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Nearly a Dozen House Dems Won’t Seek Re-Election in 2022, Raising More Midterm Concerns

Nearly a Dozen House Dems Won’t Seek Re-Election in 2022, Raising More Midterm Concerns

The number of House Democrats who have already decided to retire or run for another office has steadily been increasing, compounding the party’s woes for next year’s midterm elections. In the wake of last week’s election loss in Virginia, almost a full dozen seats may be in danger of flipping Red in addition to those where Donald Trump has positioned his chosen candidates to challenge GOP incumbents.

House Democrats were dealt a big blow last month when fixtures of the party announced their retirement, including Rep. David Price of North Carolina and Rep. Mike Doyle of Pennsylvania, who have a combined six decades of experience. House Budget Committee Chairman Rep. John Yarmuth (D-KY) said in his retirement announcement that he’ll be turning 75 at the end of his term and wants “to have more control of my time in the years I have left.” Other notable Democratic retirements include Reps. Ann Kirkpatrick of Arizona; Cheri Bustos of Illinois; and Ron Kind of Wisconsin.

WASHINGTON, DC – SEPTEMBER 23: Speaker of the House Nancy Pelosi (D-CA) holds a news conference at the U.S. Capitol on September 23, 2021 in Washington, DC. Pelosi, Senate Majority Leader Charles Schumer and moderate and progressive Congressional Democrats met with President Joe Biden at the White House Wednesday in an attempt to hammer out a deal on infrastructure and budget legislation. (Photo by Chip Somodevilla/Getty Images)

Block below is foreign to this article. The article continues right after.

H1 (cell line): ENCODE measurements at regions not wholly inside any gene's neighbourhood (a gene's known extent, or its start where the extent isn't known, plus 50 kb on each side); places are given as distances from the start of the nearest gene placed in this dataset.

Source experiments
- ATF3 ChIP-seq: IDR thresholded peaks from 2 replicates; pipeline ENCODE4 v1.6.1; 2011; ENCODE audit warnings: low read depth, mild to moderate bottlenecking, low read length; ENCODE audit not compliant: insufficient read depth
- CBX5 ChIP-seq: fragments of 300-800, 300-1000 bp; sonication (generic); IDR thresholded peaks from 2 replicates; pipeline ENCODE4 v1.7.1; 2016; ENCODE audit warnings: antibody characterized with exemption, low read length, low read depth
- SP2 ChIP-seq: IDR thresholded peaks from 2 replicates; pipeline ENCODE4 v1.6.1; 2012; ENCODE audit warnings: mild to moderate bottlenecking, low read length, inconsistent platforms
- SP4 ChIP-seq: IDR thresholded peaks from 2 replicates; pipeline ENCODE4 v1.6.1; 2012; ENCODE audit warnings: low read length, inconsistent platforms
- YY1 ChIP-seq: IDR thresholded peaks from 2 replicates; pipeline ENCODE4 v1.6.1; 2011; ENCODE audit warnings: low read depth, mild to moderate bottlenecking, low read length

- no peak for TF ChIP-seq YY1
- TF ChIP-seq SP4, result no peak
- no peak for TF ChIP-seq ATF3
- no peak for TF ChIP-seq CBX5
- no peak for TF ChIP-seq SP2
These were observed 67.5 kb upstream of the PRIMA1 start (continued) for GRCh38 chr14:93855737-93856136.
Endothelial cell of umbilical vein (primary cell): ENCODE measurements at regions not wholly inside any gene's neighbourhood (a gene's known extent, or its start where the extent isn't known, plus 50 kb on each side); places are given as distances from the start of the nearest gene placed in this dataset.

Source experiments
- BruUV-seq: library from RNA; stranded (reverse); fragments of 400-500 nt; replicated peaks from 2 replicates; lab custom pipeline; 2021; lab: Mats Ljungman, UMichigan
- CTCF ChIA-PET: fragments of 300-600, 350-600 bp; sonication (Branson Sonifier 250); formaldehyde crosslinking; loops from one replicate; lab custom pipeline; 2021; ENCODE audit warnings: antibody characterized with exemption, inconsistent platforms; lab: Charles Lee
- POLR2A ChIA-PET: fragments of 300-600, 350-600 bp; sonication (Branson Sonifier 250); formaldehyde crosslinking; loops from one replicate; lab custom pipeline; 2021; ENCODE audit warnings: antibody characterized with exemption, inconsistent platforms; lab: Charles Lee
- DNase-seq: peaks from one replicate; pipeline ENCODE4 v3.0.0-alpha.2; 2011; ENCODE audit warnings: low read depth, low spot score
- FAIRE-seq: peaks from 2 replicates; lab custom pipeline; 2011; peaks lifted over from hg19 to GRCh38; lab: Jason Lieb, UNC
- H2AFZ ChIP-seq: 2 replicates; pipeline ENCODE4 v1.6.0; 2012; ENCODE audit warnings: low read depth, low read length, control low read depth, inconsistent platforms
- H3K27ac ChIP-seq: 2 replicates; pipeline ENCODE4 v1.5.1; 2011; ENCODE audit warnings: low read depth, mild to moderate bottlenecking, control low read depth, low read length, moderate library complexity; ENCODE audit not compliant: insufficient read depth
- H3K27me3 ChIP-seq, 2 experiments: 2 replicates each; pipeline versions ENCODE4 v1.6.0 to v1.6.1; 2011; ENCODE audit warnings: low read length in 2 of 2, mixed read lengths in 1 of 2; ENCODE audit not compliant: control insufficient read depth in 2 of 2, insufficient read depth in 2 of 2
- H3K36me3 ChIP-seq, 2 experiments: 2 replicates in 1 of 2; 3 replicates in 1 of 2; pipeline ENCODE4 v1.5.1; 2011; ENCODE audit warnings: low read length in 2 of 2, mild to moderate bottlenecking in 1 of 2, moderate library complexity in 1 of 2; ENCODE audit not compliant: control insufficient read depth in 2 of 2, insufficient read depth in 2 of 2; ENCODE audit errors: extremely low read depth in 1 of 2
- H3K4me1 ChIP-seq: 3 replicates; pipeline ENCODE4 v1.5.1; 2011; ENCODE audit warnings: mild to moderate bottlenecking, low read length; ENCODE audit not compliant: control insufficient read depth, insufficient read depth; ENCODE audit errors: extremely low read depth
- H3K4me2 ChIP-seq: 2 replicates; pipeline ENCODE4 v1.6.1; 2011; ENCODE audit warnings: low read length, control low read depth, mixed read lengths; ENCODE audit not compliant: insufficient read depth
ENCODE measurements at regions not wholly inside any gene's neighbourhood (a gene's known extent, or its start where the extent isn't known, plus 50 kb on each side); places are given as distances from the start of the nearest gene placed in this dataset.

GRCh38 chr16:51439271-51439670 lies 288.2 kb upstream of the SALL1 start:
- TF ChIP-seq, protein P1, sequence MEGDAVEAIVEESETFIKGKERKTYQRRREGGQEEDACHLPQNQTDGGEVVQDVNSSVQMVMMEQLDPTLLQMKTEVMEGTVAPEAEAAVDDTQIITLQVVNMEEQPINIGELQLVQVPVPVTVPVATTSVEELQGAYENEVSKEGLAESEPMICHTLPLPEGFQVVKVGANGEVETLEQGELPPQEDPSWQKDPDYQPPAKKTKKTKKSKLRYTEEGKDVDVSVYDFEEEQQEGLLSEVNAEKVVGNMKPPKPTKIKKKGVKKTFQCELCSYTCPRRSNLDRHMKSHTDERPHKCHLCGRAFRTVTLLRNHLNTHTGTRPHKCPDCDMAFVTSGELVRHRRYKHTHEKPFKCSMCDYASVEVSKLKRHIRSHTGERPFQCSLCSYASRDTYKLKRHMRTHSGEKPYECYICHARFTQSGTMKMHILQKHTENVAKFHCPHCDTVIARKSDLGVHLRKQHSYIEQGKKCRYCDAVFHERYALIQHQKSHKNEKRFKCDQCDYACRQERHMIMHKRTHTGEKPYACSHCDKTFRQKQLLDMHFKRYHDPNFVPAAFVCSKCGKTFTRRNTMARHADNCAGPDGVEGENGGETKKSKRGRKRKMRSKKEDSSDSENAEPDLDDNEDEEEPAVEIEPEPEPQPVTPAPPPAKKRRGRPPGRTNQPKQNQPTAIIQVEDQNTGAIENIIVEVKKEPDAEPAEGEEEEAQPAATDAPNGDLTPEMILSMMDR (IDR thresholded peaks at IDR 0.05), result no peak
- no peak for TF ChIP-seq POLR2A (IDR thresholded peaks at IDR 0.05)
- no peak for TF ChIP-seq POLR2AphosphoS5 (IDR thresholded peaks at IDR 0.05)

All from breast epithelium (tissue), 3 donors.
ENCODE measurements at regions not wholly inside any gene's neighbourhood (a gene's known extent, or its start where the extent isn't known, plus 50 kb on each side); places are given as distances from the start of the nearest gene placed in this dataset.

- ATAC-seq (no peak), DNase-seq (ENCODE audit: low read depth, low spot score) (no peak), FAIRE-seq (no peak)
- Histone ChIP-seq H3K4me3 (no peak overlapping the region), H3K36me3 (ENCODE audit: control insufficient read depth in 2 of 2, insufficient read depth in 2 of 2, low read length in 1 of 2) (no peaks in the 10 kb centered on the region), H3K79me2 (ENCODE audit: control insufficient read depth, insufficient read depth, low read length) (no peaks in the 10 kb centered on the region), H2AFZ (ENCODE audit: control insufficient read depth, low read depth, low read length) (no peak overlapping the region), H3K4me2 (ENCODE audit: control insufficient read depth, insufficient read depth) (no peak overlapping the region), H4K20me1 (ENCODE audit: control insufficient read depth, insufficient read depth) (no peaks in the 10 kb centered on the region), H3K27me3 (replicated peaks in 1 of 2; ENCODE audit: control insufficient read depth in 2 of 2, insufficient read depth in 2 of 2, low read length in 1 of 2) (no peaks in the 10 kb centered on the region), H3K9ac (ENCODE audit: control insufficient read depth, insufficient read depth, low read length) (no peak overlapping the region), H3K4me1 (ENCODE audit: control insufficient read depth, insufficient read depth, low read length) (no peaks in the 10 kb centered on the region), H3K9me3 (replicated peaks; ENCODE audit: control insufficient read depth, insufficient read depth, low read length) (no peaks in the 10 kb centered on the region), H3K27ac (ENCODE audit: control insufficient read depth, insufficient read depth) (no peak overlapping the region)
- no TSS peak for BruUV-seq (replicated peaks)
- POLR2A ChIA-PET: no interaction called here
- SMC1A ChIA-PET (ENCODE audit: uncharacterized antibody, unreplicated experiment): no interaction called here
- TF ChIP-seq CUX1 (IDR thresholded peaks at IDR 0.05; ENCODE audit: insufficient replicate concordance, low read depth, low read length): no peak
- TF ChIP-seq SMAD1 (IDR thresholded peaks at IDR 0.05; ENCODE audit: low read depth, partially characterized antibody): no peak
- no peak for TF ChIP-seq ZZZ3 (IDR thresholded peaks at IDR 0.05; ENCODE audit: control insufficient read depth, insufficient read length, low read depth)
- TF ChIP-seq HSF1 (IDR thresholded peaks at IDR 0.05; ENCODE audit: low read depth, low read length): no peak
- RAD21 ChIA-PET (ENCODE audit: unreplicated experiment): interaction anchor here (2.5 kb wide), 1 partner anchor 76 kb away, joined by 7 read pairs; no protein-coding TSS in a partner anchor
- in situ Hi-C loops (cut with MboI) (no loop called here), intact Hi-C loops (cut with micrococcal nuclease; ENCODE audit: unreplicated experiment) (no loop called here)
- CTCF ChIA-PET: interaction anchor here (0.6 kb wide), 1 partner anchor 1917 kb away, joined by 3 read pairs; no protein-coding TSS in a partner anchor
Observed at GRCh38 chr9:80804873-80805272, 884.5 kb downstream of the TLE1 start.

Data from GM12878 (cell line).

Losing the Democratic majority in the House also puts Speaker Nancy Pelosi in the vulnerable position of losing that role for the second time as Rep. Kevin McCarthy (Q-CA) is aggressively lobbying to take over if Republicans regain their Congressional power. And the GOP’s redistricting process that is underway in all 50 states is likely to motivate even more lawmakers to call it quits instead of running for re-election.

The GOP controls more state legislatures than Democrats, so it has the power to redraw 187 districts compared to just 75 for the Democrats. Some heavily Democratic states, like California, use independent commissions, making it harder for the party to gerrymander maps in its favor.

Just one day after Republican Glenn Youngkin’s win in Virginia, the NRCC announced it had added 13 more Democrats to its targeted list of vulnerable Democrats, despite Phil Murphy breaking the historic curse of losing New Jersey’s governorship to the opposing party. “In a cycle like this, no Democrat is safe,” said NRCC Chairman Tom Emmer in a news release. “Voters are rejecting Democrat policies that have caused massive price increases, opened our borders, and spurred a nationwide crime wave.”

Among the House Democratic lawmakers NRCC added to the list are Reps. Darren Soto of Florida; Madeleine Dean of Pennsylvania; and Jennifer Wexton of Virginia.

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